Interaction Between Natural Magnetite Sub-micrometric Particles And The Fasciola Hepatica Egg: The Role Of The Exposed Surface Area.
Published 2019 · Medicine, Biology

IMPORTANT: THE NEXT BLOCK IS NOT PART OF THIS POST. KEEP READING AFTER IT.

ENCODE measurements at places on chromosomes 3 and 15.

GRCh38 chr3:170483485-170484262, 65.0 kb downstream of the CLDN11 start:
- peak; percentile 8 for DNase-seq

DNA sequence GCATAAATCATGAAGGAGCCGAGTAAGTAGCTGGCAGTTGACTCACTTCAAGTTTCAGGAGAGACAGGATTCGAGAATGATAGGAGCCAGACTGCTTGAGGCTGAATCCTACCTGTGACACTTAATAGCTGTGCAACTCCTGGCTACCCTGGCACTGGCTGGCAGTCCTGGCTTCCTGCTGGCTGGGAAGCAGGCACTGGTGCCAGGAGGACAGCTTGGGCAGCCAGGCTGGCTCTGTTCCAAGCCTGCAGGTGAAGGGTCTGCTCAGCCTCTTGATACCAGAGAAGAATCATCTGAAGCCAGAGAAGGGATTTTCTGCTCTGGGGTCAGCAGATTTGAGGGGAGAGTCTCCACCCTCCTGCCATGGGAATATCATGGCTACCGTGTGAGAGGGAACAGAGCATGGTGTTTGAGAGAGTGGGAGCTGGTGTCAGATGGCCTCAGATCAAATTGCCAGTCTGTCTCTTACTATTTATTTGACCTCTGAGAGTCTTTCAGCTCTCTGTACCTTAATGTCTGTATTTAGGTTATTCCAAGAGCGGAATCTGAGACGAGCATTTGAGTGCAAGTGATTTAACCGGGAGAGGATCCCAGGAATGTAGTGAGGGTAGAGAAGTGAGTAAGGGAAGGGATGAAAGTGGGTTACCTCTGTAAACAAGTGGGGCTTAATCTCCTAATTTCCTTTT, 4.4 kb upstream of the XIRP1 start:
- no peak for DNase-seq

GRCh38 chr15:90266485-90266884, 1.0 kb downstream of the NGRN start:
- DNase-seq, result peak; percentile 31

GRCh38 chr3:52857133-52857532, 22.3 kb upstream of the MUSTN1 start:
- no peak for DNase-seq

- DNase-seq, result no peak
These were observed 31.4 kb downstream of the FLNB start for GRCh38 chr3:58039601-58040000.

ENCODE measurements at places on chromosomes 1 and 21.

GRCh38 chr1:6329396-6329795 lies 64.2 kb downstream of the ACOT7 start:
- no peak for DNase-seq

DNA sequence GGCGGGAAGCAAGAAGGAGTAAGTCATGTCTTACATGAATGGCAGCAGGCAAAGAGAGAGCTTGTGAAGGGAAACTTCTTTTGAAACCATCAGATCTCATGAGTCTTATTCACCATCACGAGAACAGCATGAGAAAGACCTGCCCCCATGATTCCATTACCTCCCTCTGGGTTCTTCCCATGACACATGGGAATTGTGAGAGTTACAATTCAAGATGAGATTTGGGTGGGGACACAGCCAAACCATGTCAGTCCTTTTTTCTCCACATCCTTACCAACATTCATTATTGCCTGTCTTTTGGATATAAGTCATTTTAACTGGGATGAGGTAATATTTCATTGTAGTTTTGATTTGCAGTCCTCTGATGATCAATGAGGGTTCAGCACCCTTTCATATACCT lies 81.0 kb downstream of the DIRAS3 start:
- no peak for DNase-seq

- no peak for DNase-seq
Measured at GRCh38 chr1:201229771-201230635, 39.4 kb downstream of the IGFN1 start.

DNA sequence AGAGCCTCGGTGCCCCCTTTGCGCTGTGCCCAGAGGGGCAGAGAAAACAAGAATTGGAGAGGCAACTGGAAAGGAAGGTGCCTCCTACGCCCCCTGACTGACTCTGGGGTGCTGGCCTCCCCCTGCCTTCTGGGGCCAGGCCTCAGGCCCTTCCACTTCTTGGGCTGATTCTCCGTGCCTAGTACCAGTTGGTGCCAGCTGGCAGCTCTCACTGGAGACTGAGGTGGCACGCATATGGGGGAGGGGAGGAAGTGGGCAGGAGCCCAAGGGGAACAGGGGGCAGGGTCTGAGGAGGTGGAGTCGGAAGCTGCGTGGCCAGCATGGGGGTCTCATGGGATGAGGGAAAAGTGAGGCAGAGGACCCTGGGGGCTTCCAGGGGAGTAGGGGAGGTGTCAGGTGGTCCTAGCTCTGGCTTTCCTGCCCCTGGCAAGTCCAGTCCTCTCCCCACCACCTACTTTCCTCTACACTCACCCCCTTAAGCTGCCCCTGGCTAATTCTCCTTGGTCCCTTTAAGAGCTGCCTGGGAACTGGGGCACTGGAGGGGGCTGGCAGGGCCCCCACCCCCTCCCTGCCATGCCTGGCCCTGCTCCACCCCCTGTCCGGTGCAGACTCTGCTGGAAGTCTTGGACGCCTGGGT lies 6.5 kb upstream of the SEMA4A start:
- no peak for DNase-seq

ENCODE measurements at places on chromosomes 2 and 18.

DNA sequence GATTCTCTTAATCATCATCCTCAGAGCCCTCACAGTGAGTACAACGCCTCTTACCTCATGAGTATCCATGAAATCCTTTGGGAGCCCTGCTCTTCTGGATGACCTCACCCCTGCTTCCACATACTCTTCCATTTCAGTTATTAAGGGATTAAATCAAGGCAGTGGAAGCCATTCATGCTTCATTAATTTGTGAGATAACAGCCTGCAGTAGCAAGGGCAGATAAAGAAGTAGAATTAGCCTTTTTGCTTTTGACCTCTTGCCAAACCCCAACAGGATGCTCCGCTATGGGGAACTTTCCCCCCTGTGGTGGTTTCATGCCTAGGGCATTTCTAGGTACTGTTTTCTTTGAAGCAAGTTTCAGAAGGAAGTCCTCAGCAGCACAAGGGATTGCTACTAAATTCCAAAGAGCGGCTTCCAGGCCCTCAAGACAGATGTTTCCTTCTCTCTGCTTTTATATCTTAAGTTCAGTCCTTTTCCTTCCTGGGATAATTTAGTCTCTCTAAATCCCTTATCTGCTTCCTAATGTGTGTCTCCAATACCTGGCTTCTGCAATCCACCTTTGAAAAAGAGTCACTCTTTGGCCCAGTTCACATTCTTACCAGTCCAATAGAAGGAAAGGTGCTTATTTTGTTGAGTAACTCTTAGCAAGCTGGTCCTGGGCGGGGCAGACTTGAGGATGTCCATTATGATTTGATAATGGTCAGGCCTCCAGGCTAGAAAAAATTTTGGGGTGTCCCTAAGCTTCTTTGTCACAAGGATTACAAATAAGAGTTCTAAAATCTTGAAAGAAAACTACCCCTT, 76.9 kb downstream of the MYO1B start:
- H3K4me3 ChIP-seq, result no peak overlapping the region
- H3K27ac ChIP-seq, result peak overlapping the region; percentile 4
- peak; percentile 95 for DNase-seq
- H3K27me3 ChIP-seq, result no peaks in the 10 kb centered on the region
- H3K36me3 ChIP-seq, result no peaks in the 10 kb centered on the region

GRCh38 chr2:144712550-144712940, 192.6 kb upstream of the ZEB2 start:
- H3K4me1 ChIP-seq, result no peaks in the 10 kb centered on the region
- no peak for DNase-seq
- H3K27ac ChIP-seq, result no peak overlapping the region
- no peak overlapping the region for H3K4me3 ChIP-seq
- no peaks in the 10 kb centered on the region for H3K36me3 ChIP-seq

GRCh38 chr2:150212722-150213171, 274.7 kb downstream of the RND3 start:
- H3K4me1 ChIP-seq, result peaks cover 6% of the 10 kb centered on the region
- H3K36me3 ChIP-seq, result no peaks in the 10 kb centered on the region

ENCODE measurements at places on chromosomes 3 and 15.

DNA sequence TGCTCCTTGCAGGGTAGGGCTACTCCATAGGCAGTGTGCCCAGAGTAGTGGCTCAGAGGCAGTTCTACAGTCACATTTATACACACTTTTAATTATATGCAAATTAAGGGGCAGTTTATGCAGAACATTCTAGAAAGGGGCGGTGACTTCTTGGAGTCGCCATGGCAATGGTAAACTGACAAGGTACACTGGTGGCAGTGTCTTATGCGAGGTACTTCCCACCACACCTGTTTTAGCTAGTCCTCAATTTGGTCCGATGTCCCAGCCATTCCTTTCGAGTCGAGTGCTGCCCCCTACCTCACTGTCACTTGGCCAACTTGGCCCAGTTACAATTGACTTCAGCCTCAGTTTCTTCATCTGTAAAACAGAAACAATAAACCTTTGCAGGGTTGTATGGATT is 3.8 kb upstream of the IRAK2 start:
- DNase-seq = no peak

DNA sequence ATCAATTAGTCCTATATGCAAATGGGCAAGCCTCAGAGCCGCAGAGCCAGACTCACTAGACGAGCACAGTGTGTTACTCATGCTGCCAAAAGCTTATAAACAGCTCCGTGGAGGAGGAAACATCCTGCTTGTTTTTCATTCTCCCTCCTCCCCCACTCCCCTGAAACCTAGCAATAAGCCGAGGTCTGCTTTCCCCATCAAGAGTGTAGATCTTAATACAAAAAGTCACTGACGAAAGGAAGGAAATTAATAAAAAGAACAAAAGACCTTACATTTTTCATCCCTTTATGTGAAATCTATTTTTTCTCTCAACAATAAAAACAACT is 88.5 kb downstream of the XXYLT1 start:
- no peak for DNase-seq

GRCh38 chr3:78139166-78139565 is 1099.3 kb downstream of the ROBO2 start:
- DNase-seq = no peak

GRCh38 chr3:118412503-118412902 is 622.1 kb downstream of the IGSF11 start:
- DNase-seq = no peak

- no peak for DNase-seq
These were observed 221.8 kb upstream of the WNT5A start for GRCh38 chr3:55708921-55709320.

Fasciolosis is a zoonotic world widely distributed disease caused by the liver fluke Fasciola hepatica, which affects animals and occasionally humans. On the other hand, natural iron oxide particles like magnetite are commonly found in soils where they participate in a wide range of environmental processes like organic matter decomposition, the adsorption of ions and molecules, and chemical reactions that involve the participation of soil living microorganisms. Since Fasciola eggs become soil components after being released with the infected animal faeces, this study focused on the characterization of the natural interaction between natural sub-micrometric magnetite particles and F. hepatica eggs. Our results indicate that particle binding to the F. hepatica egg depends on the particle size and it is also related to the exposed surface area since any condition that favors particle agglomeration leads to the reduction of the particle-eggshell binding intensity. Interestingly, this binding was avoided when proteins or phosphate were incorporated to the incubation solution, but not after formaldehyde fixation of eggs. Finally, when eggs were exposed to an external magnet after being incubated with magnetite particles, they were attracted to it without particles being detached, indicating a strong type of bonding between them. Therefore, the results presented here give new insights in order to improve the possibility of harvesting F. hepatica eggs by using magnetic materials.